DeFi has exploded in popularity across the world, including Canada - but with great gains come great tax bills. That’s right, if you’re using dexes, DeFi lending protocols, liquidity mining, yield farming and more, the Canada Revenue Agency wants to know about it. You’ll need to report your DeFi activities as part of your annual Income Tax return. We’re looking at everything you need to know about Canada DeFi tax in our guide.
DeFi stands for decentralized finance. It’s an umbrella term for a huge variety of financial apps built using blockchain technology. We’ve got a great in-depth guide on all things DeFi already if you’d like to learn more, but in brief DeFi is looking to solve the many problems that traditional finance has.
It’s easiest to understand DeFi by looking at what it isn’t. Traditional finance is limited by markets, regulations, borders, internal policies and a select few corporations who decide who has access to finance and, conversely, who doesn’t.
DeFi on the other hand is decentralized and borderless. Anyone, anywhere can access the various financial apps without needing to provide extensive personal information, a credit score, proof of income and more. There are no centralized third parties taking their cut or limiting access - like a bank or a traditional crypto exchange.
So how does it all work if there’s no bank or third party?
By utilizing liquidity pools.
Almost all DeFi protocols rely on liquidity pools in order to function. This is where investors stake their assets in order to earn rewards in return. This liquidity is then used to finance the various transactions that may happen on the DeFi protocol - like trading, lending or more.
All transactions on a DeFi protocol are automated by smart contracts - pieces of digital code that set the terms of the transaction.
Smart contracts can be used to automate pretty much anything you can think of - provided you can code it. Let’s take a look at some of the most popular DeFi protocols and projects.
As we mentioned above, there are a huge variety of financial applications in the DeFi space, each with their own purpose. Some of the most popular DeFi protocols include:
With so many different kinds of DeFi protocols available, investors have a lot of new opportunities to earn through them. Some of the most common ways include:
As well as this, many investors seek out specific liquidity pools in order to earn specific tokens. For example, if you deposit liquidity to the new WETH.e pool on the Aave Avalanche, you’ll get WAVAX tokens, as well as fees, letting investors earn more. This is known as liquidity mining.
Yield farming is another term that’s sprung up out of the DeFi space and refers to the composability of protocols. In other words, the way different protocols work together, letting you earn on earnings. For example, if you provide liquidity on Curve, you get CRV tokens as your reward. You can then stake these CRV tokens in Convex Finance to earn rewards on your reward.
No matter how you’re earning through DeFi - one thing is sure. The CRA are going to want to know about it.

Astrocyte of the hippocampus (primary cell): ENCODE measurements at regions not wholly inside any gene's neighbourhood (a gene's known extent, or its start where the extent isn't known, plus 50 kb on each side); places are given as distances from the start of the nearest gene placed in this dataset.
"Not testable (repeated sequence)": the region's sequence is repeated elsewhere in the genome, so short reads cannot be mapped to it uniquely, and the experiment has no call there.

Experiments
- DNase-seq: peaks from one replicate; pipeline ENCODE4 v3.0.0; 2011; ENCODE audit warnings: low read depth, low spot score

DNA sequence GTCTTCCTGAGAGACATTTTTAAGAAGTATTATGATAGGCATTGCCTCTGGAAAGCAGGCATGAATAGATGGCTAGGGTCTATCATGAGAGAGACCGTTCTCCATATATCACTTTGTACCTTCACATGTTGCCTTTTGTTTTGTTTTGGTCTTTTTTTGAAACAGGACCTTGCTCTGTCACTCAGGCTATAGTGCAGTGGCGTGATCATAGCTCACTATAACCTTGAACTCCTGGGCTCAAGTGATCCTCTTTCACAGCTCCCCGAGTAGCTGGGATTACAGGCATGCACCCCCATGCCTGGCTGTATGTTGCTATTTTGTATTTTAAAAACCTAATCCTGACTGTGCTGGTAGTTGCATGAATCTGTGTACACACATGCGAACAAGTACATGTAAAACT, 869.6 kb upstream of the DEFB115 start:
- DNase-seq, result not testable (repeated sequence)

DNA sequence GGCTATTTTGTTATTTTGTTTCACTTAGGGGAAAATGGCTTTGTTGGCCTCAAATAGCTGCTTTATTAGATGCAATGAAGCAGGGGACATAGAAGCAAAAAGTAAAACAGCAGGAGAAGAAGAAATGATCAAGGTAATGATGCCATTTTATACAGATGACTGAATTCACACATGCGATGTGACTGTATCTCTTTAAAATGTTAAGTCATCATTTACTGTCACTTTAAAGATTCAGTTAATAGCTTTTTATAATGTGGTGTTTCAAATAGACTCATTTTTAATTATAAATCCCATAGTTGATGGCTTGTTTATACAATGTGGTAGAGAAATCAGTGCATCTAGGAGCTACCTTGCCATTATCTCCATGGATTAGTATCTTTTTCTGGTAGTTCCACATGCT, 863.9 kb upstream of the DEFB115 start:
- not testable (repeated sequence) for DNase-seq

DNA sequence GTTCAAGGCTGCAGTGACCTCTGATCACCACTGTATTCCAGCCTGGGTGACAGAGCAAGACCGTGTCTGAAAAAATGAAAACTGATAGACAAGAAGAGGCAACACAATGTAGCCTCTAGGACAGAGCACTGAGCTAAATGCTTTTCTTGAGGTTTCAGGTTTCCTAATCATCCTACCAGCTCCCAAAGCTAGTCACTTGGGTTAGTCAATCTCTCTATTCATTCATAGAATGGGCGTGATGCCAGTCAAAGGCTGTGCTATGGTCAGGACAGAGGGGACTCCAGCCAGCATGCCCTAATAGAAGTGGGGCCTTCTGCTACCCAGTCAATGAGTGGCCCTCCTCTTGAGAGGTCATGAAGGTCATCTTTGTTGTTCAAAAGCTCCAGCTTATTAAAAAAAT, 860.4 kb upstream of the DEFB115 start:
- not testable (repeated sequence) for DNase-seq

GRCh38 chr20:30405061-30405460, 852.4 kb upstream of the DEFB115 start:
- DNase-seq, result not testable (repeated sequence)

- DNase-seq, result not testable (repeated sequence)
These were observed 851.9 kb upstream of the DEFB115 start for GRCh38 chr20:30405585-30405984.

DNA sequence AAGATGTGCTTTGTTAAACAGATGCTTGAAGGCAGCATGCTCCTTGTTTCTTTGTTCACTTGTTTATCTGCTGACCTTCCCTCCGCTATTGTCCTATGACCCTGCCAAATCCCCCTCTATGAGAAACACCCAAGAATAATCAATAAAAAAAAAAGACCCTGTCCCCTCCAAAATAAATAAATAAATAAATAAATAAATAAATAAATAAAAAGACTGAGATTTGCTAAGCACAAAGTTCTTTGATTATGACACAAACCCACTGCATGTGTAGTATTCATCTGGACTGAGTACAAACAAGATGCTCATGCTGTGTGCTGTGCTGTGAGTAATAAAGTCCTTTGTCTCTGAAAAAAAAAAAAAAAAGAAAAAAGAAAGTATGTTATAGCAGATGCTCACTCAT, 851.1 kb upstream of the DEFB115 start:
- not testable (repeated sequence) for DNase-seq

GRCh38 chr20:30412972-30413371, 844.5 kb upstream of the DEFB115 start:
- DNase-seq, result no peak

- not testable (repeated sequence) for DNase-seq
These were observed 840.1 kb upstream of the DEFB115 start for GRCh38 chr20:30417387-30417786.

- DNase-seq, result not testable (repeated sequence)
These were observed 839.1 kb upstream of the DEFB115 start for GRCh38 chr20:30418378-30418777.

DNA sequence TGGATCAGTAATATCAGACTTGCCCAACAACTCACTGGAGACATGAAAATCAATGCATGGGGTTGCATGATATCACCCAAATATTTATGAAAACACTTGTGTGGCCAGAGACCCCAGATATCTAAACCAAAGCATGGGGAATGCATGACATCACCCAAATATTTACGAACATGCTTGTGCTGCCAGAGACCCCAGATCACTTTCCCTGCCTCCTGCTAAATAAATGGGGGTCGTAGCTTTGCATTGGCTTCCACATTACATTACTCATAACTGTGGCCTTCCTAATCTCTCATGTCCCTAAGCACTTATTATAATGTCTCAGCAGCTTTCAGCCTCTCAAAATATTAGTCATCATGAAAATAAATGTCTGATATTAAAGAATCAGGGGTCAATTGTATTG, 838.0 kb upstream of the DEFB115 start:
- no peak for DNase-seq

Let’s start with the obvious - the Canada Revenue Agency hasn’t issued any guidance on the tax treatment of DeFi yet.
That doesn’t mean you won’t pay tax on your DeFi transactions though. You need to look at the current guidance on crypto tax in Canada and infer how that would apply to your DeFi transactions.
We’ve got a great guide on Canada crypto tax for the full story, but in brief, crypto is either subject to Capital Gains Tax or Income Tax depending on the specific transaction.
Whenever you sell, trade, spend or gift crypto - you’ll pay Capital Gains Tax on any profit you make as a result of that transaction. However, if you’re seen to be trading as a business (like a day trader), you’ll actually pay Income Tax on this instead.
Whenever you’re seen to be making an income - like through mining, staking, bonuses or selling NFTs you create - you’ll pay Income Tax instead.
With all this in mind, to figure out Canada DeFi tax, we need to look at the specific transaction and how the CRA are likely to view it. So let’s break it down.
This one is nice and straightforward as there is clear guidance from the CRA. Provided you’re seen as an individual investor and not a business - you’ll pay Capital Gains Tax on any profits you make as a result of selling or trading crypto on dexes.
Buying crypto with fiat currency like CAD is tax free. Buying crypto with another cryptocurrency - even stablecoins - would be viewed as a trade and taxable transaction.
If you’re seen to be conducting business-like activities - like a day trader - you’ll pay Income Tax on any profits you make as a result of selling or trading crypto on dexes instead.
Liquidity pools all work in a similar way, no matter the specific protocol you’re using.
When you add liquidity to a given pool, you’ll get a liquidity pool token in return that represents your capital in the pool. When you want your capital back, you’ll trade your liquidity pool token back. For example, let’s say you added BUSD and BNB to a liquidity pool on PancakeSwap. You’d get a BUSD-BNB LP token in return.